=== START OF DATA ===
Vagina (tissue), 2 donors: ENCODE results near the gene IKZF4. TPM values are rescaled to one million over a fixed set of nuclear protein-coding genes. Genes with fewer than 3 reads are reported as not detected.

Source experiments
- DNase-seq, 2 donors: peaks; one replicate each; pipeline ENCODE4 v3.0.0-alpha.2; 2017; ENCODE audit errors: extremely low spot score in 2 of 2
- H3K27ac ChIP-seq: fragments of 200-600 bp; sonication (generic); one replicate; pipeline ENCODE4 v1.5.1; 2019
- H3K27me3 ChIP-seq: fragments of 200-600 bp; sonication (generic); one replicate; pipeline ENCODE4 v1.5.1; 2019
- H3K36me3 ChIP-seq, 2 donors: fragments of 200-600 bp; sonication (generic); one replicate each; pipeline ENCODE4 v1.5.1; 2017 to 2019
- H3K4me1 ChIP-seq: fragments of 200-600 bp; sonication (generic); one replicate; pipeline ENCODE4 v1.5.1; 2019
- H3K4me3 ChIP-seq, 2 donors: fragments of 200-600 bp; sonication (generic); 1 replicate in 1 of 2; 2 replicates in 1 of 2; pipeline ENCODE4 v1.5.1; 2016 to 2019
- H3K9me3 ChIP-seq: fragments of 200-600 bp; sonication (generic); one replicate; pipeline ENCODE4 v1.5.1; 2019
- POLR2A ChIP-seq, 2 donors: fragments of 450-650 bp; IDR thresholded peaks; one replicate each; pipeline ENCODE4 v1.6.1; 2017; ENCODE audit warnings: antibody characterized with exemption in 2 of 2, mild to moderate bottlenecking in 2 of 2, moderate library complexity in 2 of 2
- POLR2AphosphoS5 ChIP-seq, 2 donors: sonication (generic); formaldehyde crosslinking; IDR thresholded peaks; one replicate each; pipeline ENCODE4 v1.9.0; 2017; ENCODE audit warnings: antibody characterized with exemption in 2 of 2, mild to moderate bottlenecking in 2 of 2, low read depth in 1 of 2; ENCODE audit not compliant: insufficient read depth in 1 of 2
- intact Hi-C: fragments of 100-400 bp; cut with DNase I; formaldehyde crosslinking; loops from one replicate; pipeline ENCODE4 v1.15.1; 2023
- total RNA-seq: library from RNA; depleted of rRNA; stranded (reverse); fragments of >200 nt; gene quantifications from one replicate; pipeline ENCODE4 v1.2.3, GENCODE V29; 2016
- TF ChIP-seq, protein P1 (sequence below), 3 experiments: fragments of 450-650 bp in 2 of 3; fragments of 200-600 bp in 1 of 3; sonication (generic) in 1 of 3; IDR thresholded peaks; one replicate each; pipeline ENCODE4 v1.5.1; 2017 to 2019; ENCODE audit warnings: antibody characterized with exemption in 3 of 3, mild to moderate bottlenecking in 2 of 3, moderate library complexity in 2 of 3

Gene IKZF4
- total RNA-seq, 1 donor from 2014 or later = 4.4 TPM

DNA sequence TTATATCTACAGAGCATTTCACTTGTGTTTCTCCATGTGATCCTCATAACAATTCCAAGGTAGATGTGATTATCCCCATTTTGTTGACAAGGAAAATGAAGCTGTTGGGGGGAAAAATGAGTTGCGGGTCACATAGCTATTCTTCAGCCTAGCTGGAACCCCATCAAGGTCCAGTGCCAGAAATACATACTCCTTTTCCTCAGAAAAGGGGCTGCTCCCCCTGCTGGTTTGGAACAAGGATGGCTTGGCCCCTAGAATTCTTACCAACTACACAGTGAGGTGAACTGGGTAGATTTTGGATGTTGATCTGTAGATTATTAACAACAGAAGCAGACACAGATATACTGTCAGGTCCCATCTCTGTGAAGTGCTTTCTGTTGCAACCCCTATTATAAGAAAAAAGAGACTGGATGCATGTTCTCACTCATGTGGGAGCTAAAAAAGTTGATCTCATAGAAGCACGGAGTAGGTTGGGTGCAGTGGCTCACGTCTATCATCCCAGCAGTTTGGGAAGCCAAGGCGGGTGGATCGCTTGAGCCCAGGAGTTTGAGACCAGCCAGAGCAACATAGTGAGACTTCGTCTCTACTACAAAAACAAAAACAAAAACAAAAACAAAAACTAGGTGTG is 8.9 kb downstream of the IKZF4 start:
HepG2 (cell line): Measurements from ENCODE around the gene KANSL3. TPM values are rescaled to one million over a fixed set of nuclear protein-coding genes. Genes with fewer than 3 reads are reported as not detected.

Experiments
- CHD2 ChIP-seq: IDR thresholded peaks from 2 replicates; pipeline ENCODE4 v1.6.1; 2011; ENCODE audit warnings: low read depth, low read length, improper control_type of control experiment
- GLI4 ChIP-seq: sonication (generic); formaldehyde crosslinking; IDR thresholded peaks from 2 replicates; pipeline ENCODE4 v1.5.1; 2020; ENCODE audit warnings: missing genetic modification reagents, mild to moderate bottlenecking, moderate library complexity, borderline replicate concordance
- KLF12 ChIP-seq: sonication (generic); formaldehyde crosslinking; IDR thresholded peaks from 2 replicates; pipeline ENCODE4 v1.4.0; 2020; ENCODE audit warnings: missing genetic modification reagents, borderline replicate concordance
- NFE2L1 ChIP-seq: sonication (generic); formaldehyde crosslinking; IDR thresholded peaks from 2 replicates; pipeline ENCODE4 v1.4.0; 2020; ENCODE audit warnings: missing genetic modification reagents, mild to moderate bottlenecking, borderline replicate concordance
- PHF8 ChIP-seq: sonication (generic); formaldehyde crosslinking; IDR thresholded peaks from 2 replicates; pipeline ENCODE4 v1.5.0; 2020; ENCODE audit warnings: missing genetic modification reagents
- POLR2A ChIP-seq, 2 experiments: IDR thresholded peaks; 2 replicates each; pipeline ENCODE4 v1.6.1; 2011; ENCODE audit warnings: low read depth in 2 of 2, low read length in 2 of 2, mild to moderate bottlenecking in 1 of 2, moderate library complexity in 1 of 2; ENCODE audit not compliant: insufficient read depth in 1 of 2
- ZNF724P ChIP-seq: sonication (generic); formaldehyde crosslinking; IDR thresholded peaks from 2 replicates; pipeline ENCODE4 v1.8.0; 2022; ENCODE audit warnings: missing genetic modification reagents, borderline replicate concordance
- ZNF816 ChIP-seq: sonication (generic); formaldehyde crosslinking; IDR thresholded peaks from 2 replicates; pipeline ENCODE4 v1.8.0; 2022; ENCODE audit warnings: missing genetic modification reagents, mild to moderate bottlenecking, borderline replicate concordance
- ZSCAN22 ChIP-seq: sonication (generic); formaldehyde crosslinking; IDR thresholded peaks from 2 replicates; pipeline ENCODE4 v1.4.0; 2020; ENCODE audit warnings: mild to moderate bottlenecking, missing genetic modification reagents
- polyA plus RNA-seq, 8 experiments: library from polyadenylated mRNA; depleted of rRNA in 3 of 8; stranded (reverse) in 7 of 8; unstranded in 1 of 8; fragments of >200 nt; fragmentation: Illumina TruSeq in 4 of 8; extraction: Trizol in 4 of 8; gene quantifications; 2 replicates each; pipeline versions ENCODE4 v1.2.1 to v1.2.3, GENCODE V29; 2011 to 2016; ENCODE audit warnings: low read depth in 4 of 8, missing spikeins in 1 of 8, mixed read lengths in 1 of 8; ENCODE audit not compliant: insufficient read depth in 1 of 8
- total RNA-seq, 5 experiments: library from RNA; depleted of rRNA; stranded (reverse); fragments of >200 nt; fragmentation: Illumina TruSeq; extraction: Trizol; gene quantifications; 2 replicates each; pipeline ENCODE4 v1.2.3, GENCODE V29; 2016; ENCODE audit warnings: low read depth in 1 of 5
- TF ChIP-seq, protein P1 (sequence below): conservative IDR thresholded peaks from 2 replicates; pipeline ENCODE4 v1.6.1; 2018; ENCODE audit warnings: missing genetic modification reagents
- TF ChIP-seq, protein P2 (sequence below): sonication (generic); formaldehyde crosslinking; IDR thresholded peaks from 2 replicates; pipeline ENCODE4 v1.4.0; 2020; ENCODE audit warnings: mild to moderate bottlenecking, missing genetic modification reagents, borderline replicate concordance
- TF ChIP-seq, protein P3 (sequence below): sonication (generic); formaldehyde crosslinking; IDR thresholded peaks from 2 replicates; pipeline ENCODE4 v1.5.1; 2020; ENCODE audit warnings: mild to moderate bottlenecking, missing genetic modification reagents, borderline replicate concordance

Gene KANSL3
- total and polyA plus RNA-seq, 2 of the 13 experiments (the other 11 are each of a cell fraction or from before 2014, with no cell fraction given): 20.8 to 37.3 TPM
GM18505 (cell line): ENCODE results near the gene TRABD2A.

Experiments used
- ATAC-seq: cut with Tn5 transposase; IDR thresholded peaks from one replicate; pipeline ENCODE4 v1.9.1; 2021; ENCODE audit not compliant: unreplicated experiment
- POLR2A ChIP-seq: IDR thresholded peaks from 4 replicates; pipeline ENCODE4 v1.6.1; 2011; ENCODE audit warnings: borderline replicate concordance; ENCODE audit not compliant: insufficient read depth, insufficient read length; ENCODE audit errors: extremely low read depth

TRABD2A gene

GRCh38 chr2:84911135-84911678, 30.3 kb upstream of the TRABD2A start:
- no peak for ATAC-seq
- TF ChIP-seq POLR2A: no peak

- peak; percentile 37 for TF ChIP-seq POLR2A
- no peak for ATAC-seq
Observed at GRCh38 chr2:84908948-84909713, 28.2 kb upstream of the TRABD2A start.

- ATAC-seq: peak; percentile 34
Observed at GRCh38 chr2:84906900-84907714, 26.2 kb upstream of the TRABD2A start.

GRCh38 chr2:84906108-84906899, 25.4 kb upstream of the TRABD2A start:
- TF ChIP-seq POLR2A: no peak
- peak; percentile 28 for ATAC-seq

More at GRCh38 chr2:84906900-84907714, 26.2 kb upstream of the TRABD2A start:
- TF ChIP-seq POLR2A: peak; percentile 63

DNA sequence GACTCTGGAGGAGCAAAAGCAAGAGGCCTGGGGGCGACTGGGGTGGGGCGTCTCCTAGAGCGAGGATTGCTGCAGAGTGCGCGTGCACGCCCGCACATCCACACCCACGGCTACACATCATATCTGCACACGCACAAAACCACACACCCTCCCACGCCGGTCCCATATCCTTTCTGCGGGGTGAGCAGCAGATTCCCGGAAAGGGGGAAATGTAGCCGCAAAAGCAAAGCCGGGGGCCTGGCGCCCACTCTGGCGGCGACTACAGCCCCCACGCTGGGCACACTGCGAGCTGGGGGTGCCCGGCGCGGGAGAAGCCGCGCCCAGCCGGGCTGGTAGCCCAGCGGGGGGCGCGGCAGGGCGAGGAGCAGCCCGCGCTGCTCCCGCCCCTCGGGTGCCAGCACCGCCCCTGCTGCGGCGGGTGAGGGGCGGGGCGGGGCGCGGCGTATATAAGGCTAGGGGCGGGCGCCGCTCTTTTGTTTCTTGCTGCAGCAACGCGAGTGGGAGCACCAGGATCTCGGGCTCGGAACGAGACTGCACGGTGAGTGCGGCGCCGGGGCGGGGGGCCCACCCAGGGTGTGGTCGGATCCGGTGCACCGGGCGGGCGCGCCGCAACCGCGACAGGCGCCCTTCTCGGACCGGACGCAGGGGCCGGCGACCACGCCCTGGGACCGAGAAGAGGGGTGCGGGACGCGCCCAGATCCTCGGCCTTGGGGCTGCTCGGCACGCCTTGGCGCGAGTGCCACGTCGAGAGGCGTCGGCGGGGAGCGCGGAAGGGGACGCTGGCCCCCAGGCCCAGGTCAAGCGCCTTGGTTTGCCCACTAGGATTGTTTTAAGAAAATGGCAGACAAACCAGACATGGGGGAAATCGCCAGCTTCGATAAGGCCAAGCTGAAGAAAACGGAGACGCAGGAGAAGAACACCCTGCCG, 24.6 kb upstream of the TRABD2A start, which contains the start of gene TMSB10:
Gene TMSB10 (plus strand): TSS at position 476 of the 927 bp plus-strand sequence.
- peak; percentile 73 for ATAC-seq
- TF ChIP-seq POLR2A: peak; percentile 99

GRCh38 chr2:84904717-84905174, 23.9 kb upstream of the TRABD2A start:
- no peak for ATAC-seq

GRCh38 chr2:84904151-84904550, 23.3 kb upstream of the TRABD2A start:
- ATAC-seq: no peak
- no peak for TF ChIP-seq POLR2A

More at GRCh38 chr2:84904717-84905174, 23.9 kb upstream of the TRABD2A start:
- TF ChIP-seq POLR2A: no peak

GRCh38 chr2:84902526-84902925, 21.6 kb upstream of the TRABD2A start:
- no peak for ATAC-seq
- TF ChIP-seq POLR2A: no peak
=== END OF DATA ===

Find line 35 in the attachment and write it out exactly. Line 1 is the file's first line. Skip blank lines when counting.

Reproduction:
- total and polyA plus RNA-seq, 2 of the 13 experiments (the other 11 are each of a cell fraction or from before 2014, with no cell fraction given): 20.8 to 37.3 TPM